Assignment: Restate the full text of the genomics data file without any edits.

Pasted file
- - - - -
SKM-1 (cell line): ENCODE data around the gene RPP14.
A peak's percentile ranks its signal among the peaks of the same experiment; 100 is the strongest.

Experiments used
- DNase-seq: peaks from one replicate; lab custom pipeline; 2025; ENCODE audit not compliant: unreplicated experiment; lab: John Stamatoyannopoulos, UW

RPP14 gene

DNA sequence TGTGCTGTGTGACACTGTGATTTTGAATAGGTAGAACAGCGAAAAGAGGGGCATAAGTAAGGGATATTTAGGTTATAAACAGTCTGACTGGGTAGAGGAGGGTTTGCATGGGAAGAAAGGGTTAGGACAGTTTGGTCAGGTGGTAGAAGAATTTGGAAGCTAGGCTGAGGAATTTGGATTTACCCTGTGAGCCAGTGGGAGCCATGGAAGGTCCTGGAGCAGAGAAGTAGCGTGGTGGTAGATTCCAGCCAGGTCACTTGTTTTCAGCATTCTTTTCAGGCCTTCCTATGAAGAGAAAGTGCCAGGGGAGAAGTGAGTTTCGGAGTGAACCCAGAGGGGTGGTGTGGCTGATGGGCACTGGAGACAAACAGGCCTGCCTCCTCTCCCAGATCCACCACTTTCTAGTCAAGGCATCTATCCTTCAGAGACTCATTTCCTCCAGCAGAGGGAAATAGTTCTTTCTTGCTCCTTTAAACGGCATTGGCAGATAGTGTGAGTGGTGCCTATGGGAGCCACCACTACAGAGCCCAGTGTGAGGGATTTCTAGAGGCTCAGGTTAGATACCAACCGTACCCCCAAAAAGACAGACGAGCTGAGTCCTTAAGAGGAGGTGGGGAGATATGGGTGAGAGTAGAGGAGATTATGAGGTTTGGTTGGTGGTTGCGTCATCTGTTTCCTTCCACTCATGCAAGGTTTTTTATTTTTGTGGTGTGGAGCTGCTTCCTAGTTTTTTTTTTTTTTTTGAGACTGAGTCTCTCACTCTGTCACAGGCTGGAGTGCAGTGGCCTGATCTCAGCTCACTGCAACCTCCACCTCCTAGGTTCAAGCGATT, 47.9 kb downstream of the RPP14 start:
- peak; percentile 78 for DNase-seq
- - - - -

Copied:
SKM-1 (cell line): ENCODE data around the gene RPP14.
A peak's percentile ranks its signal among the peaks of the same experiment; 100 is the strongest.

Experiments used
- DNase-seq: peaks from one replicate; lab custom pipeline; 2025; ENCODE audit not compliant: unreplicated experiment; lab: John Stamatoyannopoulos, UW

RPP14 gene

DNA sequence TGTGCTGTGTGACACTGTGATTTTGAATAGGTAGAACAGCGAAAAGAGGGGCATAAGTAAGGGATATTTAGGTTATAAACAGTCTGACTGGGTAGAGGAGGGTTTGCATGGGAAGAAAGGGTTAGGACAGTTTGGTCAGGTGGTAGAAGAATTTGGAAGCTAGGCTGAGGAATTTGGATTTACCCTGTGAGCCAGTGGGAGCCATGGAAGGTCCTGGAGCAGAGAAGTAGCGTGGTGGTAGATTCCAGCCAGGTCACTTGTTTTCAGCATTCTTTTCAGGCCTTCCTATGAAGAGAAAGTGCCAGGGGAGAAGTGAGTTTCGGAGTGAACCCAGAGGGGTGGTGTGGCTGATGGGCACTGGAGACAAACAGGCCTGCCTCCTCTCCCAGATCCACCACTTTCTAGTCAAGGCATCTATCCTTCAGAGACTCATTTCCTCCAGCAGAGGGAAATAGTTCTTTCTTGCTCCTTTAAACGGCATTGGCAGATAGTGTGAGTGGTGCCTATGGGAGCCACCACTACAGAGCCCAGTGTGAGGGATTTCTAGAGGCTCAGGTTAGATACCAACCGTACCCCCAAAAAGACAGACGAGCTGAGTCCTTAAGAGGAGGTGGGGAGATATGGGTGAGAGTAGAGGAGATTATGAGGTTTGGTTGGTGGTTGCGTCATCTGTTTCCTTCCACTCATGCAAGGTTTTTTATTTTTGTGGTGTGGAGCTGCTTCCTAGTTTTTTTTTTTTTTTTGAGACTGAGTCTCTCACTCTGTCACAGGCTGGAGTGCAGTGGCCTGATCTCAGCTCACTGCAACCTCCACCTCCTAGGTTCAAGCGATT, 47.9 kb downstream of the RPP14 start:
- peak; percentile 78 for DNase-seq